The promise of the Internet of Things is compelling different parts of the supply chain to work in innovative ways. Huawei Technologies and Deutsche Post DHL Group get that, and are crossing industry lines to work on a connected logistics solution.
The Chinese and German companies announced Feb. 14 that they signed a Memorandum of Understanding to work together on cellular-based IoT technology.
Huawei, an information and communications technology solutions provider, and logistics provider DHL will jointly develop a range of supply chain solutions for customers using industrial-grade Internet of Things hardware and infrastructure, according to press releases from each company.
The collaboration marks the organizations’ latest efforts to dive deeper into the lucrative IoT market, which is expected to enable users to better monitor and optimize supply chain processes with low-cost networked sensors and devices, they said. IoT could generate up to €1.77 trillion (US$1.9 trillion) in additional value for the global logistics industry by 2025, according to the companies. Meanwhile, the connected logistics market is expected to grow from $10.04 billion in 2016 to $41.30 billion by 2021, which represents a compound annual growth rate (CAGR) of 32.7%, a recent report from MarketsandMarkets estimated.
“Spending on connected logistics solutions is expected to more than double between now and 2020, and many logistics providers including Deutsche Post DHL Group have already begun to explore Internet of Things applications in their supply chains, including everything from enhanced asset tracking to driverless delivery vehicles,” said Markus Voss, DHL Supply Chain’s global chief operating officer and chief information officer, in a statement. “This MOU will allow both Huawei and Deutsche Post DHL Group to tackle complex operational and business challenges with a powerful combination of world-class Internet of Things hardware, networks, and expertise in end-to-end supply chain management.”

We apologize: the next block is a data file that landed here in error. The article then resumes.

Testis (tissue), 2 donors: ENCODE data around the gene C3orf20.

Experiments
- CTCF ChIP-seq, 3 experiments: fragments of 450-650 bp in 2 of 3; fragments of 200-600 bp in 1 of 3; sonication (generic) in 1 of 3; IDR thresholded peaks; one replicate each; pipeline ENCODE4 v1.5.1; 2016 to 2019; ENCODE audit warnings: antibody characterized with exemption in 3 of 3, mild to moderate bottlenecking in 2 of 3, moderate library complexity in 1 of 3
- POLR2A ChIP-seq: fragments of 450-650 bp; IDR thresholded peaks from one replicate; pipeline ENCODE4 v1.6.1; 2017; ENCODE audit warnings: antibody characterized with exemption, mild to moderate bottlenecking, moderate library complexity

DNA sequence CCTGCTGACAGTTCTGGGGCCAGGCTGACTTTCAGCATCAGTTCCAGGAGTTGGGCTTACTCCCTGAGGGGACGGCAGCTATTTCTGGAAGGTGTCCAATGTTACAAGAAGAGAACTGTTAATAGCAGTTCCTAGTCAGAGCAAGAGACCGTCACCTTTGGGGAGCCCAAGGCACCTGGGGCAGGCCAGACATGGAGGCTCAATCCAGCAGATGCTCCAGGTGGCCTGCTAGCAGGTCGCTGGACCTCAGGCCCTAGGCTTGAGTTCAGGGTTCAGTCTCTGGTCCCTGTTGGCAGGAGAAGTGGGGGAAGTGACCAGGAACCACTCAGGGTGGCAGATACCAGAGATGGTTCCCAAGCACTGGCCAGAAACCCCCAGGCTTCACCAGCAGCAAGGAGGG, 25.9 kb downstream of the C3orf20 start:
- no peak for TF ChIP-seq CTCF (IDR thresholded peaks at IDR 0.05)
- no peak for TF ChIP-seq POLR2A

The companies will collaborate on IoT technology aimed at connecting large volumes of devices across long distances with minimal power consumption. Improved connectivity is expected to “deliver a more integrated logistics value chain by providing critical data and visibility in warehousing operations, freight transportation, and last-mile delivery,” they said.
Under the terms of the agreement, Huawei will make its IoT devices, connectivity experts and network infrastructure accessible to DHL; DHL will continue its efforts to incorporate greater sensing and automation capabilities into its warehousing, freight and last-mile delivery services, according to the press release.
Huawei and DHL will jointly market and commercialize their results and will pilot commercial projects in Europe and China, the companies said.
“Relying on Cloud-Pipe-Device Collaboration, Huawei builds an open, flexible, elastic and secure platform, helping customers easily integrate and develop applications tailored to actual service scenarios,” said Yan Lida, president of Huawei Enterprise Business Group, in a statement. This partnership opens up an opportunity to improve the efficiency, safety and customer service offered by global supply chains in previously-impossible ways, and defines how the Internet of Things will shape the fortunes of the logistics industry in the next few critical years of innovation.”
The deal widens DHL’s play in the young IoT-based logistics space. The logistics provider’s initial jump into IoT came in 2016 with its launch of a €90 million Advanced Regional Center in Singapore. The hub features an almost-entirely automated picking and storing infrastructure that performs 20 percent more efficiently than manual approaches, DHL said.
Competition in the space is considerable. Some of the key players in the IoT in logistics market include IBM, Microsoft, Intel, SAP, FedEx Corporation, XPO Logistics and Cisco Systems, according to MarketsandMarkets.